La. lawmakers withdraw bill declaring abortion homicide

Reuters, May 12 – In the wake of public outcry and a successful effort to revise it, a Louisiana state lawmaker withdrew a bill that would have charged women and their doctors with murder if they obtained or provided abortion services. La. lawmakers withdraw bill declaring abortion homicide.

State Representative Danny McCormick‘s bill would have prohibited abortion in the state, provided constitutional rights to “all unborn children from the moment of fertilization,” and categorized abortion as a homicide crime. People on all sides of the abortion debate opposed the policy, which received international attention.

Late Thursday night, McCormick yanked it from consideration after opponents altered it to specify that women could not be charged with murder for seeking or procuring an abortion, and by inserting an exception to the state’s abortion ban for the life of the mother. According to the website, when the changes were made, the measure was “returned to the calendar.” When Reuters asked McCormick for comment, he did not immediately answer.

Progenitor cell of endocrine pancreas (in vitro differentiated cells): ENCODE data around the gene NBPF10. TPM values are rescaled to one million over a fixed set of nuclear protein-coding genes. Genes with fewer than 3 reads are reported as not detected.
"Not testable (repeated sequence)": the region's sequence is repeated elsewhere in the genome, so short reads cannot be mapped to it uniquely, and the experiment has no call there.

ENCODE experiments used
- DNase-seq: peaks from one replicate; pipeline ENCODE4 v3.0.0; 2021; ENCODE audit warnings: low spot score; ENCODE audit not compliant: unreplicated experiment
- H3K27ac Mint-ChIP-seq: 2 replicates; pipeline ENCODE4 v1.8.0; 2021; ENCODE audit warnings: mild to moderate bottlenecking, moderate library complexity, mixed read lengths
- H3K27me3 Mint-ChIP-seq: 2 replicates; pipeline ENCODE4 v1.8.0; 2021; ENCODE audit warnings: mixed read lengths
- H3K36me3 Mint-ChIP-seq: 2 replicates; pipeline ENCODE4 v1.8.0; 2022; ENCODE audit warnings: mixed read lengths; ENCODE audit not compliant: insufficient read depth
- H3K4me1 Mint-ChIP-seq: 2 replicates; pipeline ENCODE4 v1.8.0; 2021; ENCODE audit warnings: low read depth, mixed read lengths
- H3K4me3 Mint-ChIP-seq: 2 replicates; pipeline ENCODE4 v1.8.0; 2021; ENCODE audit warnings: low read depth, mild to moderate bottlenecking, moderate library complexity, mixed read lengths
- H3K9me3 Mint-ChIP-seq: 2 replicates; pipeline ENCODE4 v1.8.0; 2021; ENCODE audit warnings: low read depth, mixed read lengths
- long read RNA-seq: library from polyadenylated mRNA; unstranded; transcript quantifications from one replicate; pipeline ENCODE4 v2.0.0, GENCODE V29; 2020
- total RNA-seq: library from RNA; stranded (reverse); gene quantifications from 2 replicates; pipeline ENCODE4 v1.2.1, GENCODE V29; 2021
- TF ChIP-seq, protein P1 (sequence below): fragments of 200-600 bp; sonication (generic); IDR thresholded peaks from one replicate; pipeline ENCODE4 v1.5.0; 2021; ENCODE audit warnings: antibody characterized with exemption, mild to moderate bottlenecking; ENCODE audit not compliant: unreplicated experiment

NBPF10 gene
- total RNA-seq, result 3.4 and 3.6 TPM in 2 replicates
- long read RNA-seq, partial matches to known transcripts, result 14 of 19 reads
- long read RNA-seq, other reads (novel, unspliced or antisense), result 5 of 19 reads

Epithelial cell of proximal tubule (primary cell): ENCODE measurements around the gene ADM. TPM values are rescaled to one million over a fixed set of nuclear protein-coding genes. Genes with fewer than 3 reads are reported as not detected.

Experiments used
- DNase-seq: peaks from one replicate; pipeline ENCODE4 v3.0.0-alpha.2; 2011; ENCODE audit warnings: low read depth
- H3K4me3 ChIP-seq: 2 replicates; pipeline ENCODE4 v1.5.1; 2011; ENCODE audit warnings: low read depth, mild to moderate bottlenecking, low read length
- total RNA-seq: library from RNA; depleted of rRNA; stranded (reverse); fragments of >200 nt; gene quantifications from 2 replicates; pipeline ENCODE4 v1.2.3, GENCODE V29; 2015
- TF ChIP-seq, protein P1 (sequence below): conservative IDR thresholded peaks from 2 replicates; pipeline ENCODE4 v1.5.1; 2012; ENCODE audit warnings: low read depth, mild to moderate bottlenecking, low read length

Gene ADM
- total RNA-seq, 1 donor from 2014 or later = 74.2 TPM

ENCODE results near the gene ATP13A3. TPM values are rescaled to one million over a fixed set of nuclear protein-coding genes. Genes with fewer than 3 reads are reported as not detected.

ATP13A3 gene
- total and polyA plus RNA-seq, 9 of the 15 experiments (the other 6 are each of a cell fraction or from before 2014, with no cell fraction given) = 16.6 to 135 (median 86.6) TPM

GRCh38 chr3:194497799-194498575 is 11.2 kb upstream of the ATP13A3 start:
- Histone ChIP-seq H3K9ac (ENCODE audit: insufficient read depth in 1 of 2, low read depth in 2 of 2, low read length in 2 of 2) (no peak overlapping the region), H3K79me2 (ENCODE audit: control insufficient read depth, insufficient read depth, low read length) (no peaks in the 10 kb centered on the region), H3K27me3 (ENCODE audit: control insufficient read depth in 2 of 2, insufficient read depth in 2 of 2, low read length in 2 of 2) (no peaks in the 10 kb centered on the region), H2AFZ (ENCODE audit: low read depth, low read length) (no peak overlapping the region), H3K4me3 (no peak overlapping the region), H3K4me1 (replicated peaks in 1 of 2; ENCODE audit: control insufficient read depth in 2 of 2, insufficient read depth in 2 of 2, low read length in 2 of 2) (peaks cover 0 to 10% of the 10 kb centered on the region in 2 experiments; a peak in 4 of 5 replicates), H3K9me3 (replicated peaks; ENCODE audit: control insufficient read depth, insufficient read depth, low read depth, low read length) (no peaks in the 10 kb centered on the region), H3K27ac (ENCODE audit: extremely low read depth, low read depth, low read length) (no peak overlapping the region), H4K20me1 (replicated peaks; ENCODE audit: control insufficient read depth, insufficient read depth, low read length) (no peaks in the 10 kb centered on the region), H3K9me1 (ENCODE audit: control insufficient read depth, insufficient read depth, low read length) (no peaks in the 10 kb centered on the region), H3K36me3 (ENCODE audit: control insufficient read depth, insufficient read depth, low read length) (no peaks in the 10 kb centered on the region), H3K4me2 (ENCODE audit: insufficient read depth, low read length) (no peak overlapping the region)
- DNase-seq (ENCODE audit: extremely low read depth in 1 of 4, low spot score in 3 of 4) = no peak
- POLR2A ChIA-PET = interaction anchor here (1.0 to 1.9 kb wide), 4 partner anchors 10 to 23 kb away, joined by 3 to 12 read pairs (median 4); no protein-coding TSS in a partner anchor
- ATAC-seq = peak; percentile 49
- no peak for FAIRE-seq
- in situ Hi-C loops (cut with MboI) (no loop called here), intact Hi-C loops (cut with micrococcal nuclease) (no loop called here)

La. lawmakers withdraw bill declaring abortion homicide
La. lawmakers withdraw bill declaring abortion homicide

Even many anti-abortion groups reject prosecuting women for getting abortions, and Louisiana Right to Life announced last week that it was opposed to the legislation. During the current legislative session, the group announced on its Facebook page that it did not expect the legislation to be brought back for further consideration.

One of the group’s news releases stated that it applauded the Louisiana House for taking a unified stance in favor of life and mothers. It was two days after a leaked draft opinion suggested that the US Supreme Court was ready to reverse the 1973 historic Roe v. Wade decision that legalized abortion statewide.

The bill was one of a slew of anti-abortion measures proposed by conservative state legislators in the wake of the leaked draft ruling. If Roe is reversed, such limits could extend beyond the so-called trigger laws, bans, and other rules that would take effect in some 26 states.

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